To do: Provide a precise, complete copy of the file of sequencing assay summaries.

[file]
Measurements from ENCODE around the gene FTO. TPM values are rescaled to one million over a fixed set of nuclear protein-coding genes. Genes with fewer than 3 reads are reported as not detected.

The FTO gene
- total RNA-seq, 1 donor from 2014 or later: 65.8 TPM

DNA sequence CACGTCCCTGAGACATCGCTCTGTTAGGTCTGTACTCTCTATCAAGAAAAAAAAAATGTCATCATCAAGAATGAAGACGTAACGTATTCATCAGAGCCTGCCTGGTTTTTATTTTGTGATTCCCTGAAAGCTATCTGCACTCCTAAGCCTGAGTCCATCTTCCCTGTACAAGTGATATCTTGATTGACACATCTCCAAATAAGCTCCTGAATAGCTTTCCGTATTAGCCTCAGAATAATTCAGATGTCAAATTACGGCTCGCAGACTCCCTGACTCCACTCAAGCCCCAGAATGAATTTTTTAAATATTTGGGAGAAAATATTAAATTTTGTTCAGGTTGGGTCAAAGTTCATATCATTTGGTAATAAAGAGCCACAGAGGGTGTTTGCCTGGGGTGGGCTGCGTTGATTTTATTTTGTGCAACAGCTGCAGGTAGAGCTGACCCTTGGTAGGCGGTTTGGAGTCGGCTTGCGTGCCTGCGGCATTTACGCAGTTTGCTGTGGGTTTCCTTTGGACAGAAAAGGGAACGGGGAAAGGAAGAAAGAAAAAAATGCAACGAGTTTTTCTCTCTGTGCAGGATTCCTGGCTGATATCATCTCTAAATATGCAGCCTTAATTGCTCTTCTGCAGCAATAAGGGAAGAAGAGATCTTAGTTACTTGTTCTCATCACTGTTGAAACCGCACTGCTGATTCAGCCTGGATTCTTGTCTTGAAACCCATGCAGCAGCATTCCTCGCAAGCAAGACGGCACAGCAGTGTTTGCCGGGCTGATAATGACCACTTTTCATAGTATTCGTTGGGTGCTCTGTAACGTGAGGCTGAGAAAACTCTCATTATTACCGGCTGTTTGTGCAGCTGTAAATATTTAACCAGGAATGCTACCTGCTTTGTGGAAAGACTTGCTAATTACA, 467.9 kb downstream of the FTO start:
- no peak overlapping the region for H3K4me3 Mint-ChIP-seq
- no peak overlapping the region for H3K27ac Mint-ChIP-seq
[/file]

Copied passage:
Measurements from ENCODE around the gene FTO. TPM values are rescaled to one million over a fixed set of nuclear protein-coding genes. Genes with fewer than 3 reads are reported as not detected.

The FTO gene
- total RNA-seq, 1 donor from 2014 or later: 65.8 TPM

DNA sequence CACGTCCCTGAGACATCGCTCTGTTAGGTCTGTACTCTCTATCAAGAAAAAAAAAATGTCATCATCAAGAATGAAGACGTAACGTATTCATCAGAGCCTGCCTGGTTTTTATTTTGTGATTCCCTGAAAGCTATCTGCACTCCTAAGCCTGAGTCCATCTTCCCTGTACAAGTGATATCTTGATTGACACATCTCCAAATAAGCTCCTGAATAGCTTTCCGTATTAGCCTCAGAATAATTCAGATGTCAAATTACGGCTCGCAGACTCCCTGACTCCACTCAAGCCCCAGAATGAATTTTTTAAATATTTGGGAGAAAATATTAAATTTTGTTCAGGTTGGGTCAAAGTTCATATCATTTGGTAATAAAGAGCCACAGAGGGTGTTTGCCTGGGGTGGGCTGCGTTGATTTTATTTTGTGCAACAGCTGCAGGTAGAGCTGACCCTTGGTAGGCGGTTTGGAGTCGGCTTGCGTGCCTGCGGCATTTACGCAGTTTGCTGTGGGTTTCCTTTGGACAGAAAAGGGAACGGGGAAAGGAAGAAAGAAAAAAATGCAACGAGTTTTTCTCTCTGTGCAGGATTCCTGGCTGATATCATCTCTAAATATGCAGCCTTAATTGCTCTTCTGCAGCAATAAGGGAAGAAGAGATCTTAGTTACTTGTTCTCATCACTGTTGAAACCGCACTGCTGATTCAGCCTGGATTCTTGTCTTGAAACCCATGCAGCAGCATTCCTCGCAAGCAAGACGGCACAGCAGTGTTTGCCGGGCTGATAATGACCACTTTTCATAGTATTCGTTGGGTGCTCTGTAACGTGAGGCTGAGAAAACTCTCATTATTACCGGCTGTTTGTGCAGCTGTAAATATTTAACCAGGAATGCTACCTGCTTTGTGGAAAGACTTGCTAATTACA, 467.9 kb downstream of the FTO start:
- no peak overlapping the region for H3K4me3 Mint-ChIP-seq
- no peak overlapping the region for H3K27ac Mint-ChIP-seq